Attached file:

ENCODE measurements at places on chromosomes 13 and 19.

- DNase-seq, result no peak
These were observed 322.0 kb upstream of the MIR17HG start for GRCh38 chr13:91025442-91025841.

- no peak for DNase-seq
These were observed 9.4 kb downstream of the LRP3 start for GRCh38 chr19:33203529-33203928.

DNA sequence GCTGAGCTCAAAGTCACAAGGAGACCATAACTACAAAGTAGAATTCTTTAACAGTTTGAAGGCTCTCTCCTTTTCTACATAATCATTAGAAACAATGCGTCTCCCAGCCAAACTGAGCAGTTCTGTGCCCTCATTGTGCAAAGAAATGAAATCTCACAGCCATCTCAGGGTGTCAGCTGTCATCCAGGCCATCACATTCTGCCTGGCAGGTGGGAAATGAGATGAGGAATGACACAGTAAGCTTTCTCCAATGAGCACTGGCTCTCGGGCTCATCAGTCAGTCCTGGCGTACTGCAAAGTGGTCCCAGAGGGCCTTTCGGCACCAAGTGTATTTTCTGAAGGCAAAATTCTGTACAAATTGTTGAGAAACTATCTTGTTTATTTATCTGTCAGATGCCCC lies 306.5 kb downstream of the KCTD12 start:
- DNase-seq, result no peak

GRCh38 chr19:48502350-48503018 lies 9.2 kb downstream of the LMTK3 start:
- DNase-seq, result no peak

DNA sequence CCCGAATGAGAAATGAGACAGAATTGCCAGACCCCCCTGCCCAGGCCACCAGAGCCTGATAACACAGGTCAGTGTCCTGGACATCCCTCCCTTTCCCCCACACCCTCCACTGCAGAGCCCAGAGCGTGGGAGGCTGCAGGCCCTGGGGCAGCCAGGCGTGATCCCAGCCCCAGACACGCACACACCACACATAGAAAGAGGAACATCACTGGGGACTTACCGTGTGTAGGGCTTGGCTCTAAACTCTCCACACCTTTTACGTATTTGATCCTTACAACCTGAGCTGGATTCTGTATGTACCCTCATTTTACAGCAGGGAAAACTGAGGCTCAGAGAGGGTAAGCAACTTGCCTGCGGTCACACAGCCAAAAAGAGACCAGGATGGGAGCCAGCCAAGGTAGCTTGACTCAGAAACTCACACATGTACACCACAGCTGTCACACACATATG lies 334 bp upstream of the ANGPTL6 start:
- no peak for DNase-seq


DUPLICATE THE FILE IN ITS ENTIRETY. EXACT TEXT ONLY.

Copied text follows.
ENCODE measurements at places on chromosomes 13 and 19.

- DNase-seq, result no peak
These were observed 322.0 kb upstream of the MIR17HG start for GRCh38 chr13:91025442-91025841.

- no peak for DNase-seq
These were observed 9.4 kb downstream of the LRP3 start for GRCh38 chr19:33203529-33203928.

DNA sequence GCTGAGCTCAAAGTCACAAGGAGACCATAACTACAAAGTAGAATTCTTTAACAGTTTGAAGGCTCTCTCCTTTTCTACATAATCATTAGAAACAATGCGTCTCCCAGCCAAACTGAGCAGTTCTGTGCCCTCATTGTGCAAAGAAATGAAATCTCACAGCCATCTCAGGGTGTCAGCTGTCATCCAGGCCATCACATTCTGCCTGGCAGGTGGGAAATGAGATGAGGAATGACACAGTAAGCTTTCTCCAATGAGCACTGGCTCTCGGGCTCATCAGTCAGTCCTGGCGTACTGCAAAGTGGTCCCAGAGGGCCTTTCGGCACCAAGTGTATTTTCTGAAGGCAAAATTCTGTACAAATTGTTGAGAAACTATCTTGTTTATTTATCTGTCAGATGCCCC lies 306.5 kb downstream of the KCTD12 start:
- DNase-seq, result no peak

GRCh38 chr19:48502350-48503018 lies 9.2 kb downstream of the LMTK3 start:
- DNase-seq, result no peak

DNA sequence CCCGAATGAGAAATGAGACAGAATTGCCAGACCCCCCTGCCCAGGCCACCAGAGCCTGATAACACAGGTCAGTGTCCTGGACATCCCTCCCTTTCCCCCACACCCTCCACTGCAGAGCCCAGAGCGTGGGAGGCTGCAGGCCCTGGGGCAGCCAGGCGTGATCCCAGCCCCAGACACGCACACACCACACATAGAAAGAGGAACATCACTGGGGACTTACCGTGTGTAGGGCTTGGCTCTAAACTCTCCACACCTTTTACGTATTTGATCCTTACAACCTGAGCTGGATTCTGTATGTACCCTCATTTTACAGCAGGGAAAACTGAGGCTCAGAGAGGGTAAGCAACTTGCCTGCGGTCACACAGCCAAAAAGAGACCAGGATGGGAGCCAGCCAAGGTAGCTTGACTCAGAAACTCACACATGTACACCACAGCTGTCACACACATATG lies 334 bp upstream of the ANGPTL6 start:
- no peak for DNase-seq